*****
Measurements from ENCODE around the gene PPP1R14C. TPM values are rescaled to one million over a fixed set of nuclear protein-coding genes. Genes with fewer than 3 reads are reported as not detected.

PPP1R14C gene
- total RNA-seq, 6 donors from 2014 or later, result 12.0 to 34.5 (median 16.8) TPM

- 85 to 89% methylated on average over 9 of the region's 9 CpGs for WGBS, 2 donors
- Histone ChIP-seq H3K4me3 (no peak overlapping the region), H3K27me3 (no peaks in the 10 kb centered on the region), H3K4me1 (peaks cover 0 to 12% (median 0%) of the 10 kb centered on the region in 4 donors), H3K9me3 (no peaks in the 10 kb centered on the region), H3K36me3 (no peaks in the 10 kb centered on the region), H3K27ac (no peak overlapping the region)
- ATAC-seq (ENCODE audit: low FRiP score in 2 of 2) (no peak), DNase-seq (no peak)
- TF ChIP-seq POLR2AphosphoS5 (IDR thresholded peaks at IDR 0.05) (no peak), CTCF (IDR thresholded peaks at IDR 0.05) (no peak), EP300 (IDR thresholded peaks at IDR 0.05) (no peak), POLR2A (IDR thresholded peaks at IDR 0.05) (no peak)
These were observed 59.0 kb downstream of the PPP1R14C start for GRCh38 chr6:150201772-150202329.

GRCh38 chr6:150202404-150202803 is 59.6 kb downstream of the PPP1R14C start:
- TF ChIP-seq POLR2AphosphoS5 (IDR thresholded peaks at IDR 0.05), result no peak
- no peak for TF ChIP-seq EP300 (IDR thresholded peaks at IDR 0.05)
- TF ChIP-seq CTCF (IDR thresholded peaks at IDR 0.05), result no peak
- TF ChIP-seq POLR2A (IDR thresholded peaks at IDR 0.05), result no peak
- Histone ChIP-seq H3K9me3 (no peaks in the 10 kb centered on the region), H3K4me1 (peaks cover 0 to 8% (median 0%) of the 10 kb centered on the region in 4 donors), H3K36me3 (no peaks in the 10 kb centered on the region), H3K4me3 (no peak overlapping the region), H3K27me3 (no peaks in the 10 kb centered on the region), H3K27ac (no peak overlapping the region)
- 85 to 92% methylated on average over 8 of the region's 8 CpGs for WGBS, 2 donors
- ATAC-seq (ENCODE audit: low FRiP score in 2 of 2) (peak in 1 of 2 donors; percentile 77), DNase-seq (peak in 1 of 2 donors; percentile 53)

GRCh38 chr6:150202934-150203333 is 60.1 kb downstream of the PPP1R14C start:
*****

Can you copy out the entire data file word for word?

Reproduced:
Measurements from ENCODE around the gene PPP1R14C. TPM values are rescaled to one million over a fixed set of nuclear protein-coding genes. Genes with fewer than 3 reads are reported as not detected.

PPP1R14C gene
- total RNA-seq, 6 donors from 2014 or later, result 12.0 to 34.5 (median 16.8) TPM

- 85 to 89% methylated on average over 9 of the region's 9 CpGs for WGBS, 2 donors
- Histone ChIP-seq H3K4me3 (no peak overlapping the region), H3K27me3 (no peaks in the 10 kb centered on the region), H3K4me1 (peaks cover 0 to 12% (median 0%) of the 10 kb centered on the region in 4 donors), H3K9me3 (no peaks in the 10 kb centered on the region), H3K36me3 (no peaks in the 10 kb centered on the region), H3K27ac (no peak overlapping the region)
- ATAC-seq (ENCODE audit: low FRiP score in 2 of 2) (no peak), DNase-seq (no peak)
- TF ChIP-seq POLR2AphosphoS5 (IDR thresholded peaks at IDR 0.05) (no peak), CTCF (IDR thresholded peaks at IDR 0.05) (no peak), EP300 (IDR thresholded peaks at IDR 0.05) (no peak), POLR2A (IDR thresholded peaks at IDR 0.05) (no peak)
These were observed 59.0 kb downstream of the PPP1R14C start for GRCh38 chr6:150201772-150202329.

GRCh38 chr6:150202404-150202803 is 59.6 kb downstream of the PPP1R14C start:
- TF ChIP-seq POLR2AphosphoS5 (IDR thresholded peaks at IDR 0.05), result no peak
- no peak for TF ChIP-seq EP300 (IDR thresholded peaks at IDR 0.05)
- TF ChIP-seq CTCF (IDR thresholded peaks at IDR 0.05), result no peak
- TF ChIP-seq POLR2A (IDR thresholded peaks at IDR 0.05), result no peak
- Histone ChIP-seq H3K9me3 (no peaks in the 10 kb centered on the region), H3K4me1 (peaks cover 0 to 8% (median 0%) of the 10 kb centered on the region in 4 donors), H3K36me3 (no peaks in the 10 kb centered on the region), H3K4me3 (no peak overlapping the region), H3K27me3 (no peaks in the 10 kb centered on the region), H3K27ac (no peak overlapping the region)
- 85 to 92% methylated on average over 8 of the region's 8 CpGs for WGBS, 2 donors
- ATAC-seq (ENCODE audit: low FRiP score in 2 of 2) (peak in 1 of 2 donors; percentile 77), DNase-seq (peak in 1 of 2 donors; percentile 53)

GRCh38 chr6:150202934-150203333 is 60.1 kb downstream of the PPP1R14C start: